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PAL Scripting - Lesson 3 (Working with Classes)

PAL Scripting - Lesson 3 Working with Classes

In Lesson 2 we worked with three basic variable types.  A Class could be considered as a collection of variables or attributes either pre-existing or which we create.  In this lesson we will be working with the TSongInfo Class which is a container for all of the information associated with each track, for example, the artist name, the track title etc. are all string variables within the TSongInfo Class.

We will begin by defining our own variable which will be a container for the information related to the track currently playing in Deck A within SAM Broadcaster:

var Song : TSongInfo;

This defines the variable 'Song' as an instance of the Class TSongInfo, an empty collection of places to store the associated Class Attributes.  Remember, this does not currently refer to any specific track, we have simply prepared a place to store the information.

 

Next we will copy the track information for the track currently playing on Deck A into this new information store:

Song := DeckA.GetSongInfo;

This simply says copy the track information from the track playing on Deck A, into our new information store.

 

At this point it would be useful to introduce some error checking.  By incorporating basic error checking into your scripts you can prevent hours of frustrating troubleshooting when your script fails to perform as expected:

if Song = nil then
    WriteLn('No song loaded into DeckA!')

This simply checks for a track playing in Deck A and if none is found, the message 'No song loaded into DeckA!' is displayed.

 

The operator 'Else' can be used with the 'If' to determine what happens if there is a track playing in Deck A which in this instance will write some of the available Class attributes for this currently playing track:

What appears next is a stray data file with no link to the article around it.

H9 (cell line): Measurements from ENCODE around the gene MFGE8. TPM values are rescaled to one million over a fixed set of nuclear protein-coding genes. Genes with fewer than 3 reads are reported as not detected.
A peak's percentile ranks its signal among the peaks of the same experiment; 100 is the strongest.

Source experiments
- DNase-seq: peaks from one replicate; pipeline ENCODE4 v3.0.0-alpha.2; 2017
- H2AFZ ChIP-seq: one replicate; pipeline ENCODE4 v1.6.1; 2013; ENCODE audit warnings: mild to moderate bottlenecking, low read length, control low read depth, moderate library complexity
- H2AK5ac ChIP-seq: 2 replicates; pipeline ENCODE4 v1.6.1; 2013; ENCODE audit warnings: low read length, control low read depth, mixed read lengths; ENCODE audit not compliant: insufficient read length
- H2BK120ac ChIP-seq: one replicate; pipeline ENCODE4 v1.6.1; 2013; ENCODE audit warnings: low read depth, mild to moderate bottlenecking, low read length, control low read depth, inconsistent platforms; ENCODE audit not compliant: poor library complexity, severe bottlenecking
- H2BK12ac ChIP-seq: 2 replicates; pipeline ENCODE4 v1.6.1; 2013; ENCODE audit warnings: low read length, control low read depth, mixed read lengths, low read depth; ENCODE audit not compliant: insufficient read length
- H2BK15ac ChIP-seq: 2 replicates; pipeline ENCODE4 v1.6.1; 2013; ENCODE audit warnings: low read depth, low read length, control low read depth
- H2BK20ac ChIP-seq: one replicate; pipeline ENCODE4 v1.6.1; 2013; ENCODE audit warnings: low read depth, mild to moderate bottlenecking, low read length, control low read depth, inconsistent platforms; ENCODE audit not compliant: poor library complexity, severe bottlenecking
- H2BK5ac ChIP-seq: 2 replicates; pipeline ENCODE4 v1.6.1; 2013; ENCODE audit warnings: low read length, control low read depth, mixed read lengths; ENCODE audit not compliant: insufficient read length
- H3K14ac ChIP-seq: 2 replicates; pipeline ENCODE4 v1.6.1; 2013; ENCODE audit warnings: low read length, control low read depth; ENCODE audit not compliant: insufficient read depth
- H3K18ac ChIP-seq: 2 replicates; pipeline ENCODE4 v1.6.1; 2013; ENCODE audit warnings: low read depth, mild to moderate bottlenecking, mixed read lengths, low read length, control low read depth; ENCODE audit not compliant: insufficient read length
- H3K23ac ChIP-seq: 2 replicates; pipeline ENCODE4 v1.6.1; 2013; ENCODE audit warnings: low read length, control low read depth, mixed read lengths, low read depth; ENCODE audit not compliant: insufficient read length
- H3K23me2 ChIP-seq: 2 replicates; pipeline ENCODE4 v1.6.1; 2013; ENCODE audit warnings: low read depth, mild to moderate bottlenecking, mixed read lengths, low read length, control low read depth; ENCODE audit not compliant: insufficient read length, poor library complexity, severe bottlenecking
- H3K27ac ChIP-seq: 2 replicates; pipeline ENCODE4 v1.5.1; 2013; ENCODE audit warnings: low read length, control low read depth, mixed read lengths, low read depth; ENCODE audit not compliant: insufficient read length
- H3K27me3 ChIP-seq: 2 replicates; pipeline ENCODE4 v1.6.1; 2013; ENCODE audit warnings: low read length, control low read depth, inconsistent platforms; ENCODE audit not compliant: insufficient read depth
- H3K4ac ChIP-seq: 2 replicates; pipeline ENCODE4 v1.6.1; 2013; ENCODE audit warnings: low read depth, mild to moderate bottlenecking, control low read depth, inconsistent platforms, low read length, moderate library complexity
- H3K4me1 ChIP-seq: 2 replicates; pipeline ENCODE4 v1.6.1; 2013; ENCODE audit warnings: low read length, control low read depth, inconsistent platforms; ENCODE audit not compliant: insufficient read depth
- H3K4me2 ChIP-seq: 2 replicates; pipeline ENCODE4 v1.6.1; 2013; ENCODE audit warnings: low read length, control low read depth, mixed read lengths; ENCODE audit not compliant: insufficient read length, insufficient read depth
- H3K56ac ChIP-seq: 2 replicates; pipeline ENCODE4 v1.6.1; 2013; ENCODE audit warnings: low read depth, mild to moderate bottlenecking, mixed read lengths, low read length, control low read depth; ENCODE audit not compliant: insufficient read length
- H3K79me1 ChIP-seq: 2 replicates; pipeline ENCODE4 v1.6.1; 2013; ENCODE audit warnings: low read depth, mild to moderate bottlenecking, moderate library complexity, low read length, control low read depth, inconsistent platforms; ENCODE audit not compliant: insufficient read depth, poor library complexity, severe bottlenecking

begin
    WriteLn('Artist: '+Song['artist']);
    WriteLn('Title: '+Song['title']);
    WriteLn('Album: '+Song['album']);
    WriteLn('Label: '+Song['Label']);
    WriteLn('Duration: '+Song['Duration']);
    WriteLn('Composer: '+Song['Composer']);
    WriteLn('Genre: '+Song['Genre']);
    WriteLn('Album Year : '+Song['Albumyear ']);
    WriteLn('genre: '+Song['Genre']);
    WriteLn('Track No: '+Song['Trackno']);
    WriteLn('Weighting: '+Song['Weight']);
end;

 

The output is contained between the 'Begin' and 'End' which relate to the 'Else' operator.  This displays a selection of the Class attributes:

By using the now familiar WriteLn command we can first output the name of the attribute and then the attribute itself.


Classes

Any PAL script Keyword starting with a capital letter T is a class and will have further attributes associated with it.

The TPlayer Class relates to the decks.

The TEncoder Class relates the encoders.

The TQueue Class refers to the Queue.

There are many more Classes available and awaiting your investigation.

 

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